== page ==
Conway defended Trump’s controversial travel band and told host Chris Matthews the public should consider the “Bowling Green Massacre,” referencing a non-existent incident.
“I bet it’s brand new information to people that President Obama had a six-month ban on the Iraqi refugee program after two Iraqis came here to this country, were radicalized and they were the masterminds behind the Bowling Green massacre,” Conway said. “Most people don’t know that because it didn’t get covered.”
Conway issued the following tweet after her statement was heavily reported as false.
“I meant to say ‘Bowling Green terrorists’ as reported here,” she wrote, linking to a 2013 ABC News article.
The Hill writes:
“Conway’s tweet links to a 2013 ABC News article that referred to the discovery two “al Qaeda-Iraq terrorists living as refugees in Bowling Green, Kentucky” which prompted the FBI to investigate improvised explosive devices (IEDs) collected from war zones in Iraq and Afghanistan for fingerprints from suspected terrorists.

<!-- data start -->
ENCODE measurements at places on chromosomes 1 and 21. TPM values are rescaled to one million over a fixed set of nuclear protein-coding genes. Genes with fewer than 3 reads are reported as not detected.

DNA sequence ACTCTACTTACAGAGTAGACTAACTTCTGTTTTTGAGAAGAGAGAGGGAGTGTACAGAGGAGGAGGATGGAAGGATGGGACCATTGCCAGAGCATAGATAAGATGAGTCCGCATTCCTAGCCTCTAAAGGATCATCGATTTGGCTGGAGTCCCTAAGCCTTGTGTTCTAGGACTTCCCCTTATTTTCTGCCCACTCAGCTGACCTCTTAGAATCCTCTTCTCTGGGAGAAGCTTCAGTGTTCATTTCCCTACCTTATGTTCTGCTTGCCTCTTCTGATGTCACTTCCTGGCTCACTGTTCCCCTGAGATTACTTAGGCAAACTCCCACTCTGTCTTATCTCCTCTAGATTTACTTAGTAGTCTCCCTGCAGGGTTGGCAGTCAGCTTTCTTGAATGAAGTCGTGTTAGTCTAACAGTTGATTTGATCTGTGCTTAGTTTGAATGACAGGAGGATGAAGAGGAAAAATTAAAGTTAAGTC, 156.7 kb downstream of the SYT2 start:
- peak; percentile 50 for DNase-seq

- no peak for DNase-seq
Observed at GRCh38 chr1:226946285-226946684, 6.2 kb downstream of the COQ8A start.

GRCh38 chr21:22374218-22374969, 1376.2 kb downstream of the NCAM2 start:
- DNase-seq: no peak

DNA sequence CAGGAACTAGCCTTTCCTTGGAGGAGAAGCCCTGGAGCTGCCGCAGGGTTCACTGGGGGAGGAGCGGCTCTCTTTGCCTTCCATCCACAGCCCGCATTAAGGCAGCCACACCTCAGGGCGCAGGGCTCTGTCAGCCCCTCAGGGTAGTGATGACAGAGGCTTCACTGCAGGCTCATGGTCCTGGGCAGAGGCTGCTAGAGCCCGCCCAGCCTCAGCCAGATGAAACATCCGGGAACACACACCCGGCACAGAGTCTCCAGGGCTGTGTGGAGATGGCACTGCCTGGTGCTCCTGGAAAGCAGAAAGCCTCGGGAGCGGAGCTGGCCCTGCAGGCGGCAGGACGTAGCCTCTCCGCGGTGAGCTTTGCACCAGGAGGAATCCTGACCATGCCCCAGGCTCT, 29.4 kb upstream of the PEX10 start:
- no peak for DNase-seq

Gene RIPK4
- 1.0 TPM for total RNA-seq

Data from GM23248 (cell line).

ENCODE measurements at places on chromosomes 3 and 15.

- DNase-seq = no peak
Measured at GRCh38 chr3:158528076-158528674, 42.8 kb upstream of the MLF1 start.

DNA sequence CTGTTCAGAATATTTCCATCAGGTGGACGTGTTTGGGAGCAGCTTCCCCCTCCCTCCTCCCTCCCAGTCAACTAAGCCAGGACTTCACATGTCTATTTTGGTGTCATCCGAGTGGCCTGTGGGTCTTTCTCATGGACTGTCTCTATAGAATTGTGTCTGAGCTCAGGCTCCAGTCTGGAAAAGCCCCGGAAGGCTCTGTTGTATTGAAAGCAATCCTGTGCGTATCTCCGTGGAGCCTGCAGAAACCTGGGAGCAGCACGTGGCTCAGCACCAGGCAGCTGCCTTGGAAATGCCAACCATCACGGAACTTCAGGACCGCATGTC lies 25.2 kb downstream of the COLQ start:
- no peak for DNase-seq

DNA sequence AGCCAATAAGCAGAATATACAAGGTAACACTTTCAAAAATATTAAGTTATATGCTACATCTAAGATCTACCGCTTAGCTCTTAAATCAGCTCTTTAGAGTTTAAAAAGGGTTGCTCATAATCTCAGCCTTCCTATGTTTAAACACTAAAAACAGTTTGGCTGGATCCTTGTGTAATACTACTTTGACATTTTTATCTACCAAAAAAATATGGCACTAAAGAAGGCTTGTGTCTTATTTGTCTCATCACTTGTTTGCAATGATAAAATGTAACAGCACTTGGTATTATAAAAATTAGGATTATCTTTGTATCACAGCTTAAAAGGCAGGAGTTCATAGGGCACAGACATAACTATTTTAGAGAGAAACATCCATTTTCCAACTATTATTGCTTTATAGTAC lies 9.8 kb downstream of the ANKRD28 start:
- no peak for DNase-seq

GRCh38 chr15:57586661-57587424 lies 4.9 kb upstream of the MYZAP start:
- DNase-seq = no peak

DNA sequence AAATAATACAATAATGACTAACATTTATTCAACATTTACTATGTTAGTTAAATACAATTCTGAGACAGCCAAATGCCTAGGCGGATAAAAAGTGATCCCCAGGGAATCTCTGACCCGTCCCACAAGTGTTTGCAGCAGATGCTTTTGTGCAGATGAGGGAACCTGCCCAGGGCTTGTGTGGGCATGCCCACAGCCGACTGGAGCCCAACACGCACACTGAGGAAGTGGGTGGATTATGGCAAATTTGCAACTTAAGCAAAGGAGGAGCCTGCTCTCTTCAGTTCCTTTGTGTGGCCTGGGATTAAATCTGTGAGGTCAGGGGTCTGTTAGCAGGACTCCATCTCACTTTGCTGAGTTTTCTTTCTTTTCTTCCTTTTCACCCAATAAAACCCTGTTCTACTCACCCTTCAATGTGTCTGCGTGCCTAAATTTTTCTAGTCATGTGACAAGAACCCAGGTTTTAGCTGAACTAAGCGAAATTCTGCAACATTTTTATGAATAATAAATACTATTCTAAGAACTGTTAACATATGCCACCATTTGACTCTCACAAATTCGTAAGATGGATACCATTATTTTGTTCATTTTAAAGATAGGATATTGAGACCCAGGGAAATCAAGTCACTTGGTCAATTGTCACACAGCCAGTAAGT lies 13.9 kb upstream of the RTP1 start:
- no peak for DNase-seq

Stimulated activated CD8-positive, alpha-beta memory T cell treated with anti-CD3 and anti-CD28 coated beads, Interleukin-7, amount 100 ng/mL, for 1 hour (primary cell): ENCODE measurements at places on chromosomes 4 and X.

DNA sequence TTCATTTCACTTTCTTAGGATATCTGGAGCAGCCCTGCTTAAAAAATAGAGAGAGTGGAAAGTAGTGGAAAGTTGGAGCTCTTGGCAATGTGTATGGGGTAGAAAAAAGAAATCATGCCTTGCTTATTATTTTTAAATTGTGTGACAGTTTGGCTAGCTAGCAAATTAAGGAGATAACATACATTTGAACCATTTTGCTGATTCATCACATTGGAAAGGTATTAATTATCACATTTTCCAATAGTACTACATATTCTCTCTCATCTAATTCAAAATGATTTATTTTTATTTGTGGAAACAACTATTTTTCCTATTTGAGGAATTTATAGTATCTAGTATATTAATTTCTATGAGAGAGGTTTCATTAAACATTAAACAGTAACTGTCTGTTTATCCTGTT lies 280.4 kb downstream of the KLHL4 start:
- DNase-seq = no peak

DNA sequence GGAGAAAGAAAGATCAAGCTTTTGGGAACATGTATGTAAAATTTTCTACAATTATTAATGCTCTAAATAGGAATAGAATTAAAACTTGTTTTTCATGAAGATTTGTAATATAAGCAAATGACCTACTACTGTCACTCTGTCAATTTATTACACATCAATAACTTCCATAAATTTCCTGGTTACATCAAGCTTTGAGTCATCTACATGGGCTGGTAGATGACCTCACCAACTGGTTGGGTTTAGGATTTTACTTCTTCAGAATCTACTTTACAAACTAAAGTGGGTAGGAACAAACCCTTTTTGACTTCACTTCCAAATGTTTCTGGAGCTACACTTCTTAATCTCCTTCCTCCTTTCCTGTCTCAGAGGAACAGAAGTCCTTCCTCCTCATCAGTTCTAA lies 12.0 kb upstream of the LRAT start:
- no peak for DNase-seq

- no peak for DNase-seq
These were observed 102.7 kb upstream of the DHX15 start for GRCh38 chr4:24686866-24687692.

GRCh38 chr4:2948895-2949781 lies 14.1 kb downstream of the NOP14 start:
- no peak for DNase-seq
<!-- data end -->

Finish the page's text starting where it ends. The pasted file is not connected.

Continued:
The two men were indicted for allegedly attempting to send weapons to Iraq “for the purpose of killing U.S. soldiers.” The story refers to the overhaul of the U.S.’s refugee screening system in 2011 after the two men were found to be mistakenly admitted to the U.S.”
Conway’s embarrassing blunder highlights the Trump administration’s clumsy approach to disseminate a dark agenda. In speaking with the press, government officials need to be factual, especially in terms of policy which directly affects national security.
Hopefully, Conway will stop trying to make “alternative facts,” a thing.
SOURCE: The Hill